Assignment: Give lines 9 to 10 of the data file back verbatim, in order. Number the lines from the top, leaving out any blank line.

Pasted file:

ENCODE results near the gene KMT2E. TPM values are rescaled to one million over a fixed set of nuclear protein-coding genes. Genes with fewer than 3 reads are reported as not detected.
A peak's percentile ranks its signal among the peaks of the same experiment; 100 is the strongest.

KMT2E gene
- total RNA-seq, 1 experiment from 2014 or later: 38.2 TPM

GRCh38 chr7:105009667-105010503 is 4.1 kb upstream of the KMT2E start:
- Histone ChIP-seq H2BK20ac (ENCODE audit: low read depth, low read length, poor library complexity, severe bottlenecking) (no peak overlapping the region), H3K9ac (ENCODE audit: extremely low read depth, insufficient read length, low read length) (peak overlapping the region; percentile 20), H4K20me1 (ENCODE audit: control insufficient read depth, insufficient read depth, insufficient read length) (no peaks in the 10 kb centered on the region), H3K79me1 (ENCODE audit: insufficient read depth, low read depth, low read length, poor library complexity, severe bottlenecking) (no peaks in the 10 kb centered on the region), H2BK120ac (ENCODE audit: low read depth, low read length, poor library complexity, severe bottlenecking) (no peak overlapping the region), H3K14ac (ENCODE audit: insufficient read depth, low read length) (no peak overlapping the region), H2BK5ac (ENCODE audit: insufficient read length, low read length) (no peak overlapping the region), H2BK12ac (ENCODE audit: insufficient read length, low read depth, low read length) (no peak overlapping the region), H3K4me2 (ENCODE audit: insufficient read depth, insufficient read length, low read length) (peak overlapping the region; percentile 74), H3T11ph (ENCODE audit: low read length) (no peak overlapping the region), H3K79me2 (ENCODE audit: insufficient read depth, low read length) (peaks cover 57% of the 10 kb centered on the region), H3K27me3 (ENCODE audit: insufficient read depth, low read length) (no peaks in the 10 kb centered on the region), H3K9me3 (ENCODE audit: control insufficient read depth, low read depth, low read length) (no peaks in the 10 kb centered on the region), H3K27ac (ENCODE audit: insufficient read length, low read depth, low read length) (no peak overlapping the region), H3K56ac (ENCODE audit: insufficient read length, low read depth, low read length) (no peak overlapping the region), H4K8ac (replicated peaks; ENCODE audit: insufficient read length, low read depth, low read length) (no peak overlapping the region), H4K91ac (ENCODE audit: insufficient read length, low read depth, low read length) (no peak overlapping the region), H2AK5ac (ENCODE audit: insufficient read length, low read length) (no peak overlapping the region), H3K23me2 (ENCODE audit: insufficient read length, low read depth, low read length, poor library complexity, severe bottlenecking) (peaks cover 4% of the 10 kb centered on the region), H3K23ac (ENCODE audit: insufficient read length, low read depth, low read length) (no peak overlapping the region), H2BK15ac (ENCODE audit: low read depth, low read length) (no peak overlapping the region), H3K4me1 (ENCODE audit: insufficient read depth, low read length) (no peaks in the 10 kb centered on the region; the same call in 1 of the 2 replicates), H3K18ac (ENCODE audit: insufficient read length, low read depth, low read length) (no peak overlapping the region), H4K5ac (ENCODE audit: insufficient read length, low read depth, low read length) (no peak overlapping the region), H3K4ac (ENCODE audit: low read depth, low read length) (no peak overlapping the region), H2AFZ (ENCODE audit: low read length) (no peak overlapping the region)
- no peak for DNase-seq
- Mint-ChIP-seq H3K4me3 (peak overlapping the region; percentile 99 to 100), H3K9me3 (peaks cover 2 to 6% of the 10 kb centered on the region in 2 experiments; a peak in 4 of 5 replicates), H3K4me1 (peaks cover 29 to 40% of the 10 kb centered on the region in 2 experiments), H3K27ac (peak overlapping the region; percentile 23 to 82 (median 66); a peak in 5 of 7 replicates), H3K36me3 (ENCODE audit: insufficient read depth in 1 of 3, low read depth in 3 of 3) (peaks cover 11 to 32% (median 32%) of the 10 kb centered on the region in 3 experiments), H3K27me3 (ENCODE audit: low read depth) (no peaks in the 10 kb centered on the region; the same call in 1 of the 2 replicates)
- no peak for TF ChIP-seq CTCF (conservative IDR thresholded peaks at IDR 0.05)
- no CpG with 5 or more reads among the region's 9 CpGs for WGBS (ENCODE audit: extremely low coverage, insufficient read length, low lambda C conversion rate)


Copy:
- no peak for TF ChIP-seq CTCF (conservative IDR thresholded peaks at IDR 0.05)
- no CpG with 5 or more reads among the region's 9 CpGs for WGBS (ENCODE audit: extremely low coverage, insufficient read length, low lambda C conversion rate)